The following post was written by Kris Cheng and published on Hong Kong Free Press on October 4, 2019. It is republished on Global Voices according to a content partnership agreement.
The Hong Kong government has invoked the Emergency Regulations Ordinance (ERO) in order to implement a law banning the wearing of face masks at protests.
The law will ban protesters from covering their faces fully or partially during protests. Anyone who wears a mask at lawful rallies and marches, unlawful or unauthorised assemblies, or at riots could be sentenced to a year in jail and a fine of HK$25,000 (US$3,180). The law exempts people wearing masks at protests for professional, religious, medical or other work-related reasons.
Additionally, the law states that anyone who disobeys a police order to remove a mask could be sentenced to six months in jail and a fine of HK$10,000 (US$1,200). The definition of “facial covering” includes not only masks, but also face paint and other such coverings.
The legislation comes into effect starting at midnight on Friday 4 October. It was announced after a special meeting of the Executive Council on Friday, by the de facto cabinet of Chief Executive Carrie Lam.
“The decision to enact an anti-mask law is not easy one, but it is a necessary decision considering the situation today,” Lam said.
Hong Kong is “not in a state of emergency” despite the enactment of the law, she added.
When asked if the move was approved by Beijing, Lam claimed there was “no such thing as the Central People’s Government approval” for such a decision. “It is something handled within Hong Kong under ‘One Country, Two Systems,’” Lam said. She added that her trip to Beijing on October 1 was “very brief” and she had no interaction with Chinese officials on the mask ban.
The Emergency Regulations Ordinance (ERO) is a colonial-era law that gives the chief executive unlimited power in the event of an “emergency or public danger.” Introduced in 1922, this is the first time the ERO has been used since the 1967 leftist riots.
A government source told the pro-Beijing Sing Tao Daily that the government expects that protesters would not obey the law, but that for some it may have a deterrent effect.
Hong Kong has experienced over 17 weeks of protests sparked by the government’s soon-to-be-withdrawn extradition law. The sometimes violent demonstrations have evolved into wider calls for democracy, police accountability, amnesty for those arrested since June, as well as other community grievances.
The latest development came after the most violent day of protest Hong Kong has seen since the beginning of the movement, as police fired six live rounds of ammunition on October 1. An 18-year-old student was shot in the left lung by one officer. Since then, district-level protests have occurred nightly.
The new law banning masks has taken into account human rights concerns under Hong Kong law, which are not absolute and can be limited, said justice chief Teresa Cheng on October 4.
The legislation will not affect Hongkongers’ freedom of assembly, as they can still exercise their rights when not wearing masks, Cheng added.
Cheng said the law has “struck a balance” between Hongkongers’ rights and the need to help police enforce the law, so the restriction was a “proportionate” one under the law. The use of the ERO is not the same as Hong Kong entering a state of emergency, Lam said, noting that the name of the law has caused some confusion.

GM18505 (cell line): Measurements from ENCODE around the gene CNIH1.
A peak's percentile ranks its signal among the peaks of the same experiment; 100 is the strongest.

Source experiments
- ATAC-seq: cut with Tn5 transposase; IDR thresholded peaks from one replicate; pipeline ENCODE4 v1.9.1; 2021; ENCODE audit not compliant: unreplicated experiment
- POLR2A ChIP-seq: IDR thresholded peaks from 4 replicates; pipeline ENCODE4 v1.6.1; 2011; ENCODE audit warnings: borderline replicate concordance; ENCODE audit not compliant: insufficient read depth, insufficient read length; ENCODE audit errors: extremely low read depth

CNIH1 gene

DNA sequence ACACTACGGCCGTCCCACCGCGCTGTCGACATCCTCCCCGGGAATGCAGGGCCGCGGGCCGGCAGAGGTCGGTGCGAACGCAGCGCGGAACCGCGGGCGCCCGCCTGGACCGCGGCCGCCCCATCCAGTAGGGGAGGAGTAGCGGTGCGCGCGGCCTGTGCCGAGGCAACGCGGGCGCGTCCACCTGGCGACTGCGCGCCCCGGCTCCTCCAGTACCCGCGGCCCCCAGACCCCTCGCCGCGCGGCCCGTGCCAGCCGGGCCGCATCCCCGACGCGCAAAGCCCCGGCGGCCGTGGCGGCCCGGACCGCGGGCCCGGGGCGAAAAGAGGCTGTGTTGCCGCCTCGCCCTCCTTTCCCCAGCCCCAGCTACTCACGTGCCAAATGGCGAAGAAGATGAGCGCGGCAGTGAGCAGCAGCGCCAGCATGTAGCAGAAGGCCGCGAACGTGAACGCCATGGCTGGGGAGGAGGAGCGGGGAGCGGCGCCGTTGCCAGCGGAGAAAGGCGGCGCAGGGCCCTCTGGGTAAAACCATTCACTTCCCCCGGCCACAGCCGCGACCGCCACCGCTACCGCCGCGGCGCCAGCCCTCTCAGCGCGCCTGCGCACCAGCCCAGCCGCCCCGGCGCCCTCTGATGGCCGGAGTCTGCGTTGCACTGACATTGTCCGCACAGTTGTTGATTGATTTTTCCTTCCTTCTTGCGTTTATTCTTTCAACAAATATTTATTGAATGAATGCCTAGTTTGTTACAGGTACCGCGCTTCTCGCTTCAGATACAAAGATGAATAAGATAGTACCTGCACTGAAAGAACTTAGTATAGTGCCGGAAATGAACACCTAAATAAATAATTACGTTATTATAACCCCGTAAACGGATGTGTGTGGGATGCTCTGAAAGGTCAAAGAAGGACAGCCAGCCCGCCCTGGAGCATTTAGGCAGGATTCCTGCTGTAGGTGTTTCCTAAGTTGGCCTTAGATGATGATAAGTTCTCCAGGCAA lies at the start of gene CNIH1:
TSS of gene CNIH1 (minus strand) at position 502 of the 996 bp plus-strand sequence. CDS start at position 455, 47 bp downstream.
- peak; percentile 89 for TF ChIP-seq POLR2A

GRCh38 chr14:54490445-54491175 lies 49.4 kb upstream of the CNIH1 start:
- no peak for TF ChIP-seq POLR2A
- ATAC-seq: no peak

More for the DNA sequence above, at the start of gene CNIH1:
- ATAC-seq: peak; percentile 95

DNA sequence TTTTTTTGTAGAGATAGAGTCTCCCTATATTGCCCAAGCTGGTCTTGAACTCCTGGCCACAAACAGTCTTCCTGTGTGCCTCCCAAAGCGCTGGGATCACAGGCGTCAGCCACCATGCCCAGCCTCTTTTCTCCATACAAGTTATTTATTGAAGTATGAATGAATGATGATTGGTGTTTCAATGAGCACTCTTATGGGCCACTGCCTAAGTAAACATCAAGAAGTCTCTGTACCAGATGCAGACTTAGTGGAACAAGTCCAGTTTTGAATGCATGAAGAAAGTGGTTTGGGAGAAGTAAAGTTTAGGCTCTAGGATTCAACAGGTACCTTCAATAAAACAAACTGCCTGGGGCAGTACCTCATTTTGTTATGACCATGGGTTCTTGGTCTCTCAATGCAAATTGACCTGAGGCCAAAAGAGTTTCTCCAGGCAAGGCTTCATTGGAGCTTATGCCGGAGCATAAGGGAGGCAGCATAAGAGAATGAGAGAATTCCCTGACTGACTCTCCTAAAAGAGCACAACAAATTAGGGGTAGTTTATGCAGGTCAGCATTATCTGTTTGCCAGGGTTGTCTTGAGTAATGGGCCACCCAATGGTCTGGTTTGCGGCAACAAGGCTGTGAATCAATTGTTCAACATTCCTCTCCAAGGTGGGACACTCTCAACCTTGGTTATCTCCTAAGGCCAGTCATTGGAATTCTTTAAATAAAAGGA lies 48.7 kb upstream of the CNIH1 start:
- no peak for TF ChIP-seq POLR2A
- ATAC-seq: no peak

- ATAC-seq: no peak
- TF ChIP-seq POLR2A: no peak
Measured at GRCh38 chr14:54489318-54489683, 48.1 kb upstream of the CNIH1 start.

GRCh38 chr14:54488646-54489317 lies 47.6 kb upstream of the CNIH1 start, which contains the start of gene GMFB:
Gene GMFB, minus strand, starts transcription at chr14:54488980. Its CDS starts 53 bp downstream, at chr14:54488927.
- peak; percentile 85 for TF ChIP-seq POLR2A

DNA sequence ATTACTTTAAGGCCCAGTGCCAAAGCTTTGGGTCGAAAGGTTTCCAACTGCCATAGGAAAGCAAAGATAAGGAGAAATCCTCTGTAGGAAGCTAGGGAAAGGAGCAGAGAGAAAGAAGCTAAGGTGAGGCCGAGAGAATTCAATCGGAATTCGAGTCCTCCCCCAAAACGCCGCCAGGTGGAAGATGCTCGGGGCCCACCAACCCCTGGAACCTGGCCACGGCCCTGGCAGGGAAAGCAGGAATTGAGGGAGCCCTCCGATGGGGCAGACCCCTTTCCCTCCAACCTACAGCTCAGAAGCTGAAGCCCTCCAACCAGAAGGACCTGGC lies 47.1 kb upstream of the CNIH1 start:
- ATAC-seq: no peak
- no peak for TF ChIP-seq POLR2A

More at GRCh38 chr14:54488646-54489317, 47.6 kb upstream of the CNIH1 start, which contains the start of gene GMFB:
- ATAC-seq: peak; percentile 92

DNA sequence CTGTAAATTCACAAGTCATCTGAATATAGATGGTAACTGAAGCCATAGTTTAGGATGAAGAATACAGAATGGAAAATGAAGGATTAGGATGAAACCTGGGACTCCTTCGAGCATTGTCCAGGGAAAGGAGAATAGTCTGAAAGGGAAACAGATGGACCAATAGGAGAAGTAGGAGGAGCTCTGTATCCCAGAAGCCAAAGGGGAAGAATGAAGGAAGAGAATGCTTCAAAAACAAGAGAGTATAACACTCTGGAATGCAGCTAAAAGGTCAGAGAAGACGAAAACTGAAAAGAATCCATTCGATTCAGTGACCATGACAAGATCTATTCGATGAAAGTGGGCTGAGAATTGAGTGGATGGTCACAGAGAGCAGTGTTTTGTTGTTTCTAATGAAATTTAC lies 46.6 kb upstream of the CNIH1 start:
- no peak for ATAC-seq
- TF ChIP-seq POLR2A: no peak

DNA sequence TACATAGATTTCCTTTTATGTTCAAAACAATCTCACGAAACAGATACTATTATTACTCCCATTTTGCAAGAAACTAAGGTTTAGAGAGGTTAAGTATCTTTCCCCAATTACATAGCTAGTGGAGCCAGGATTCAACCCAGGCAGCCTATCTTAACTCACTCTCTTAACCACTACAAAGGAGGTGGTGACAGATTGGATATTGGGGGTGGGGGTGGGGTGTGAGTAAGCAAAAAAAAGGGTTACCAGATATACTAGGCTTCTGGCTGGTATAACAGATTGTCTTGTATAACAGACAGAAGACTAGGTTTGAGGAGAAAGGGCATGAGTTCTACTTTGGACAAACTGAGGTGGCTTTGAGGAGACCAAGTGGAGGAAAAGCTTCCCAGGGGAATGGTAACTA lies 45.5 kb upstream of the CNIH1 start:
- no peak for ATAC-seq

When asked if the government will ban police officers from wearing masks as well, Secretary for Security John Lee said officers must wear suitable protective gear. “When police officers execute their duties… we have ways to identify them,” he said, addressing concerns that police may be hiding their identities.
The Civil Human Rights Front (CHRF), an alliance of 50 NGOs which acted as the organiser of mass marches, called the ERO a draconian law from the colonial times. The CHRF said that:
Once invoked, the Carrie Lam government would be declaring the death of ‘One Country, Two Systems’, and that Hong Kong is now a colony under Mainland Chinese rule. This old severe colonial law must be abandoned to keep the government in check and stop it from persecuting Hong Kong residents.
If the anti-mask law, once applied, will threaten personal safety and the freedoms of expression and religion. The primary reason for wearing masks and industrial respirators is for protection from tear gas. It is also a political gesture. Without carefully examining practicalities, such laws would also impede religious practices that are under the protection of the Basic Law.
It said the Hong Kong police should be the first to stop wearing masks and show their identity, following incidents in which they used “excessive and lethal force.”
The CHFR also said the government should respond to the public’s demands, and not further crack down on protests.
Activist Lester Shum and the “King of Judicial Review” Kwok Cheuk-kin said on Friday that they would file legal challenges against the anti-mask law.
Meanwhile, Sophie Richardson, China director at Human Rights Watch, said:
Hong Kong authorities should be working to create a political environment in which protesters do not feel the need for masks—not banning the masks, and deepening restrictions on freedom of expression.
Chief Executive Carrie Lam needs to agree to an examination of excessive force by police and to resume the process toward universal suffrage. Additional restrictions are only likely to inflame tensions.